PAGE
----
Stafford easily bypassed the restriction by pumping friendly bank directors for information, said King, and Donald R. Wheeler, the bank's first chairman, in separate interviews. Sometimes Stafford did not wait for meetings to end, but would telephone directors for in-progress briefings, King said. But Walter's efforts to exclude Stafford failed to reduce his meddling or derail his check-laundering scheme.
Federal-court records show that soon after the bank received its state charter in April 1981, Stafford began laundering money through a series of bogus accounts established solely for that purpose at the bank. From May to September 1981, Stafford cashed about $123,000 in kickback money, court records show.
Eventually, the frequency of Stafford's check cashing aroused Walter's suspicions. That, said Walter, is when he called King into his office, one morning in September 1981, to show him a desk drawer containing several uncashed kickback checks. King, who later pleaded guilty to mail-fraud charges in connection with the kickback scheme, said he was shocked when he saw the checks; he knew he would collect a third of the money himself. King said he told Walter, "Dale, don't cash them. You're gonna wind up like me. I can't get away."
Walter said he immediately ordered the bank's tellers to stop cashing Stafford's checks. The order incensed Stafford, who determined to reduce Walter's influence. That meant a move against Wheeler, who was never party to the kick-back scheme.
King said that during a fishing trip in Mexico in late 1981, Stafford and Roski Jr. told him they wanted him to succeed Wheeler as bank chairman. "Eddie [Roski Jr.] says to me, 'We're gonna make you, Bob King, chairman of the board.'
"And I says, 'I'm not interested in being chairman of the board . . .'
"Eddie says, 'What Jim wants, we're gonna give it to him,'" King said in one of several tape-recorded interviews he granted in 1985. In a recent interview, Roski Jr. said that he does not remember King ever being on the bank's board of directors. Nor does he recall Wheeler, whom he described as "a close friend," ever being forced out of the chairmanship. Bank documents list Wheeler as the bank's first chairman of the board, and King as a founding director.
A few months later, bank records show, Stafford's allies on the bank's board did indeed oust Wheeler and elect King chairman. But King said his election to chairman only made him feel more deeply enmeshed in Stafford's schemes. King, who now knew he was the target of the FBI investigation, said he ignored Stafford's orders to make Walter cash his kickback checks, further infuriating Stafford.
In March 1983, Walter again tried to reduce Stafford's "negative influence" over the bank by putting together a group of directors to buy out three of Stafford's most loyal allies. Walter's refusal to cash Stafford's checks, coupled with the successful buyout, prompted a showdown. King said that Stafford instructed him to schedule a meeting to discuss Walter's dismissal.
During a telephone conversation, King said, Stafford complained that "Dale Walter ain't gonna cash our [his and King's] checks. I think we ought to fire his ass. Why don't you and Eddie [Roski Jr.] and I have a powwow."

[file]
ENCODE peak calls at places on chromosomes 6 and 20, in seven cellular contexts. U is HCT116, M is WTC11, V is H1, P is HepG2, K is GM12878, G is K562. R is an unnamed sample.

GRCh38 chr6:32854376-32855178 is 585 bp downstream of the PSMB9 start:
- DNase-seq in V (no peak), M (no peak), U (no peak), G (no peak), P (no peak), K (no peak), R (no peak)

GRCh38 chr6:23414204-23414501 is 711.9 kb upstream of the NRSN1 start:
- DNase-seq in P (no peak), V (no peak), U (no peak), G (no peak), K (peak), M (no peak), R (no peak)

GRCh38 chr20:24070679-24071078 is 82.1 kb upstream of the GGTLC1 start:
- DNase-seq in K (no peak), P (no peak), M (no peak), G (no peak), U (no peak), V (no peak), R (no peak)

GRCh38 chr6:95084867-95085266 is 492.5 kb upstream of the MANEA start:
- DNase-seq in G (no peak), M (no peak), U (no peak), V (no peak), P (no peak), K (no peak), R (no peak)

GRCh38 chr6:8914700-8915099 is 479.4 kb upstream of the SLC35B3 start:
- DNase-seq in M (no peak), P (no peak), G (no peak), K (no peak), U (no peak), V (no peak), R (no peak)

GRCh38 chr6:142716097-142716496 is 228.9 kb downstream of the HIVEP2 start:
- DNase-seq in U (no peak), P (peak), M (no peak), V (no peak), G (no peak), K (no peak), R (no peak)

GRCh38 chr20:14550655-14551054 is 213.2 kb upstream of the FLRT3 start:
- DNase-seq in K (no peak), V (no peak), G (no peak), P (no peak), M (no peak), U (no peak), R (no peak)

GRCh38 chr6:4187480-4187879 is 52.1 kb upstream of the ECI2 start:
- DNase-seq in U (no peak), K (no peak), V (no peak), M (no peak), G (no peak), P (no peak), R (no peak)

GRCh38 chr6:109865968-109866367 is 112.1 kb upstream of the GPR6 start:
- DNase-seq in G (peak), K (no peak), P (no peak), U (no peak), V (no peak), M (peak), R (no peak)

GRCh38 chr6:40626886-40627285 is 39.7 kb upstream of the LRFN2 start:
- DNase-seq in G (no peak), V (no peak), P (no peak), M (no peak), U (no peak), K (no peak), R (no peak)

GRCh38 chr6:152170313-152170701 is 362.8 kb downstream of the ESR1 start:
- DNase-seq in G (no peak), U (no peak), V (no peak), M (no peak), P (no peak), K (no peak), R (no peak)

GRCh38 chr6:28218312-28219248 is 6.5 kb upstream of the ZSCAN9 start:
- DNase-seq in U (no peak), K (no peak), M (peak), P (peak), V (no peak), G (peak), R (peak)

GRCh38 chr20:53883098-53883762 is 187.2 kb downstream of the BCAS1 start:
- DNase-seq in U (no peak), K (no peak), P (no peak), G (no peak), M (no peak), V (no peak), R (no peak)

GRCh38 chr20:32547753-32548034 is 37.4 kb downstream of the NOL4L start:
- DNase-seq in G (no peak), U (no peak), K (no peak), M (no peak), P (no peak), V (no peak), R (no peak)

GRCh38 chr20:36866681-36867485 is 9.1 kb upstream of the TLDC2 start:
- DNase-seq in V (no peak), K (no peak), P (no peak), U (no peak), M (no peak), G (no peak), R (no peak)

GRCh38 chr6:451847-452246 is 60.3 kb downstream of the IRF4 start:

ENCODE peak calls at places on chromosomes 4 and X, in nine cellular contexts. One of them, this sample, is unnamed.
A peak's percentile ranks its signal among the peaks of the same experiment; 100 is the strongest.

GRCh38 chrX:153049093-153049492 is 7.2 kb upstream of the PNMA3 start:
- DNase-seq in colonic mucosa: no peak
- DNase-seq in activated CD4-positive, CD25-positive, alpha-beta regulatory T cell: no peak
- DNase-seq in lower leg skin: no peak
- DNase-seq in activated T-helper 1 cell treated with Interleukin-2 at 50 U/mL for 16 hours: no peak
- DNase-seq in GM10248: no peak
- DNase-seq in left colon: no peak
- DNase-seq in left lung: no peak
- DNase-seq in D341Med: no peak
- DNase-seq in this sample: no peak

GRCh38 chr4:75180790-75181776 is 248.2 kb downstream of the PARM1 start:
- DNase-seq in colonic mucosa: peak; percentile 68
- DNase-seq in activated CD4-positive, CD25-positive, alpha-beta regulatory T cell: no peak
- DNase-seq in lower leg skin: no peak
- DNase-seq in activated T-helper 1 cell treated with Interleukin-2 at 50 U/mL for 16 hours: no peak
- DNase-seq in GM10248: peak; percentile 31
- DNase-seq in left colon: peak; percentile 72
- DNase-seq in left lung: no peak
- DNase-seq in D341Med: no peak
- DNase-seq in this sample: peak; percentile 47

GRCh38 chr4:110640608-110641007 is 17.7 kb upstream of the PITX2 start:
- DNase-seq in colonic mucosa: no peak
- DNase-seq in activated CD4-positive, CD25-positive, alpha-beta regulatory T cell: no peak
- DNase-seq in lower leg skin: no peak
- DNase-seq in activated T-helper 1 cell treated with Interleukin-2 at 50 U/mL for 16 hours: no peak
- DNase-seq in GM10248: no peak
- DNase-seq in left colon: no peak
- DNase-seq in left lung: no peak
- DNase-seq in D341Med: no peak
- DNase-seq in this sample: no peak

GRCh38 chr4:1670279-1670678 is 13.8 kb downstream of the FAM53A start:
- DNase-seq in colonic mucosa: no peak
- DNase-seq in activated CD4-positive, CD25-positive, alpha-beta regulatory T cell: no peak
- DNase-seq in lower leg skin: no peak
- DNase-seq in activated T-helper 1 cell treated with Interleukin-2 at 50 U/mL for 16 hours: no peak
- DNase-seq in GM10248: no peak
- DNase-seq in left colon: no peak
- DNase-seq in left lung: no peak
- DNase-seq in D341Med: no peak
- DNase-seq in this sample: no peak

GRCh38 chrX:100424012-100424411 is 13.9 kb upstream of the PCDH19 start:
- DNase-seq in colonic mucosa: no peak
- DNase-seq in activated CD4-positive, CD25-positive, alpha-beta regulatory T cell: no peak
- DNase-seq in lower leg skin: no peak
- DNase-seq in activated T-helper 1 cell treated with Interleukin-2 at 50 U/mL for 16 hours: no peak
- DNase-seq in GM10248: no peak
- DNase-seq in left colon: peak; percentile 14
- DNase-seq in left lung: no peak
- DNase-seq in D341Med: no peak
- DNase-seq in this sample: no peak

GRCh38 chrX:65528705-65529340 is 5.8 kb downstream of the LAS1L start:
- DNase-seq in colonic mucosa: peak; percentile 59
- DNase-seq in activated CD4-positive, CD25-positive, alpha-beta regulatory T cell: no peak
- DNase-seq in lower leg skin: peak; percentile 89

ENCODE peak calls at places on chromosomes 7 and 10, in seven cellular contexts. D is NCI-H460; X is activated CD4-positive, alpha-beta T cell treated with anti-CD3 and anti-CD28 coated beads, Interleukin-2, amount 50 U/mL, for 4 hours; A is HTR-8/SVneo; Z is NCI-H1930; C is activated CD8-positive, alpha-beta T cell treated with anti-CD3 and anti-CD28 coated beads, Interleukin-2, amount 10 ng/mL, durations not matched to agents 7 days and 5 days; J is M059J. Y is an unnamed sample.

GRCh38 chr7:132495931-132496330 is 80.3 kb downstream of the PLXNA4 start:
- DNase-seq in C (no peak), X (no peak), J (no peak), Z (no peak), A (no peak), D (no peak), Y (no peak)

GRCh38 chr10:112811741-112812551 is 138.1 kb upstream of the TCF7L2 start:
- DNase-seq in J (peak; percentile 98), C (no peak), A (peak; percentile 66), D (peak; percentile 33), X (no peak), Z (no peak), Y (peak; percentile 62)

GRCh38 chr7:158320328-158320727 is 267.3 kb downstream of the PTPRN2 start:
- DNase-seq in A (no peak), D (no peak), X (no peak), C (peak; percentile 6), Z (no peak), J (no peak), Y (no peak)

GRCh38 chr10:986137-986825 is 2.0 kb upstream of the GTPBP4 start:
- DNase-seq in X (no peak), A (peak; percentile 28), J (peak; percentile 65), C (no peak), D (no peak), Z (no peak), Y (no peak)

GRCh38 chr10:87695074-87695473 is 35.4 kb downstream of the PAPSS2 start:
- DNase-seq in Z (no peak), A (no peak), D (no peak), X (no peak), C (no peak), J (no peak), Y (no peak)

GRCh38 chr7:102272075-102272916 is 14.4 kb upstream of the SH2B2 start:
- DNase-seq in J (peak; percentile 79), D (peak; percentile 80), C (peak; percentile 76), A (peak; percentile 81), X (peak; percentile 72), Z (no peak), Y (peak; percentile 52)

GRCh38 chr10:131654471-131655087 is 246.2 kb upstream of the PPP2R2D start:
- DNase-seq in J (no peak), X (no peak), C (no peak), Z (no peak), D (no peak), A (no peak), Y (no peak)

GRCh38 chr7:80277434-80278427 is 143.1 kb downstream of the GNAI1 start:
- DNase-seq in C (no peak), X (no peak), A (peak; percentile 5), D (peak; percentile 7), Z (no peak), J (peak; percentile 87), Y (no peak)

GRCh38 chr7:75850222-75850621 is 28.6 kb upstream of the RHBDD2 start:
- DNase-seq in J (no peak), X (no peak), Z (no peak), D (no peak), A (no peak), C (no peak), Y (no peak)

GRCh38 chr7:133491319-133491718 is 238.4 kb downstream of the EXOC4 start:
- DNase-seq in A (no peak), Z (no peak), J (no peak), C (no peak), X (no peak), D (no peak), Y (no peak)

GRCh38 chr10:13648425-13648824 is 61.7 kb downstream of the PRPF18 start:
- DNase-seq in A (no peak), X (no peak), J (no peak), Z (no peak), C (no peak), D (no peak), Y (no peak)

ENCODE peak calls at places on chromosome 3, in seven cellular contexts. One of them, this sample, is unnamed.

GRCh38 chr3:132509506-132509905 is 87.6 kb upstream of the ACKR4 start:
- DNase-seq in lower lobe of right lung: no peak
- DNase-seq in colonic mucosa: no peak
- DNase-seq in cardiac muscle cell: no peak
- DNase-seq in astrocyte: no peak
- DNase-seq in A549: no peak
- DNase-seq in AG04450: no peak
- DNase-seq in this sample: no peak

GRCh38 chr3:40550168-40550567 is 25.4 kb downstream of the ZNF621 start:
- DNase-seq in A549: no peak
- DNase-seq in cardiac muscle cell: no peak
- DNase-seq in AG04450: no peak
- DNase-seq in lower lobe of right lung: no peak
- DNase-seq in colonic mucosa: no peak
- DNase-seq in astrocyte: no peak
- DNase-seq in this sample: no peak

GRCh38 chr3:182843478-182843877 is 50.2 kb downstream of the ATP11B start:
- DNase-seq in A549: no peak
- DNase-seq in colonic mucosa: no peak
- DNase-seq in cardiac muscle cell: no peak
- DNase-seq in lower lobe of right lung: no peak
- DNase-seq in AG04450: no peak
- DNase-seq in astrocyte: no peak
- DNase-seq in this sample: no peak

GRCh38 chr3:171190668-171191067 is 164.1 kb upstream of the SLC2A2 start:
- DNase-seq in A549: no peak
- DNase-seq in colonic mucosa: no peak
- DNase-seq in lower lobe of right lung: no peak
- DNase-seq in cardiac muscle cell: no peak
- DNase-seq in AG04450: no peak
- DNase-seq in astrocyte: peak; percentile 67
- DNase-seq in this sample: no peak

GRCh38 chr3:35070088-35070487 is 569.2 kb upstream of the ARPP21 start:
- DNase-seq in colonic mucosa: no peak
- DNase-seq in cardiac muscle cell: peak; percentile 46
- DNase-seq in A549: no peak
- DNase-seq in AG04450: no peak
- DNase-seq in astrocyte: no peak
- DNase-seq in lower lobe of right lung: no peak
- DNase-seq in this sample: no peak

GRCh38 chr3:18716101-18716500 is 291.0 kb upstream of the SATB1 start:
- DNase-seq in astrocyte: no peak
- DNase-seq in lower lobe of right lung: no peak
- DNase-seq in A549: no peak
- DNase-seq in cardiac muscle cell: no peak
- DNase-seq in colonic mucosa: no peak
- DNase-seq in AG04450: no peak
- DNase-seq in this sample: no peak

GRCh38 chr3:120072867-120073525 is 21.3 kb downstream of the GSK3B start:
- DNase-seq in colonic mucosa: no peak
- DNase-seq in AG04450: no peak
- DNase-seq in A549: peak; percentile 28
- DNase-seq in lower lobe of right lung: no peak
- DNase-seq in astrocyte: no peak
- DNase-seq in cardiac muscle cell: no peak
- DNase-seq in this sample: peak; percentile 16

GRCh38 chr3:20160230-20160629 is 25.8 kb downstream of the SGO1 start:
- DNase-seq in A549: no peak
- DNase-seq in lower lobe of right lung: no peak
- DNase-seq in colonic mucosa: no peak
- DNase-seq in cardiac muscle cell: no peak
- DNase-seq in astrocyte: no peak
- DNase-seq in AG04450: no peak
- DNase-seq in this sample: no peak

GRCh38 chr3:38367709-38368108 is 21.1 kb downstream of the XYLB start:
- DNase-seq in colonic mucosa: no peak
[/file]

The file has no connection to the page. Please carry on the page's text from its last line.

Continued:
King followed Stafford's orders. In a certified letter dated April 6, 1983, King, acting in his capacity as bank chairman, informed the bank's directors that "A special meeting of the board of directors of the Bank of Industry, City of Industry, California, has been called by the chairman of the board for 11 a.m., Wednesday, April 13, 1983, in the Laundry Room at Industry Hills. This meeting is for the sole and express purpose [of deciding] the status of Dale Walter, CEO, Bank of Industry."
But King canceled the meeting after Walter fired back a letter in which he threatened to notify state banking authorities of Stafford's attempts to influence the board. A few days later, King, cracking under the emotional strain, announced his decision to sell his stock in the bank and resign from his position as board chairman.
King's resignation apparently triggered one last attempt by Stafford to take control of the bank's affairs. Walter said that Stafford's allies on the board had voted to make Gary A. Bryce, a bank director and close Stafford business partner, bank chairman, and that Roski Jr. had voted for Bryce. Soon afterward, Walter said, he was approached by the FBI. He agreed to cooperate.
In September 13, 1983, with the FBI closing in, Stafford held his first meeting with Rowlett. Stafford paid the former bank teller the first of two $1,000 bribes to "forget" about cashing his kickback checks, FBI transcripts show. During the meeting, Rowlett told Stafford that she feared Walter would blame her for the check laundering. Stafford tried to reassure her:
"Dale [Walter] isn't going to do that and Dale isn't going to remember anything either."
"Okay," Rowlett answered.
"Don't worry about that," Stafford continued.
"You have that covered," Rowlett said, as if trying to convince herself.
"With Roski," Stafford added, completing her thought.
"Roski will take care of [Walter]," Stafford said moments later, a remark federal prosecutors described as "threatening."
These transcripts, along with other evidence obtained by the FBI, persuaded Stafford to plead guilty to 18 criminal charges, including fraud, obstruction of justice and conspiracy.
Roski Jr., who was not charged with conspiring in Stafford's check-laundering scheme, remained on the Bank of Industry's board until 1992. That year, according to an FDIC official, the bank merged with Comerica Bank, a San Jose-based institution for which Roski Jr. serves as a director. Back in Industry, the vacuum created by Stafford's departure appeared to provoke a power struggle among insiders.
Victor Valle is a professor of ethnic studies at California Polytechnic State University, San Luis Obispo; Rodolfo D. Torres is a visiting professor of political economy and education at UC Irvine. Their book, Latino Metropolis, will be published this fall by University of Minnesota Press.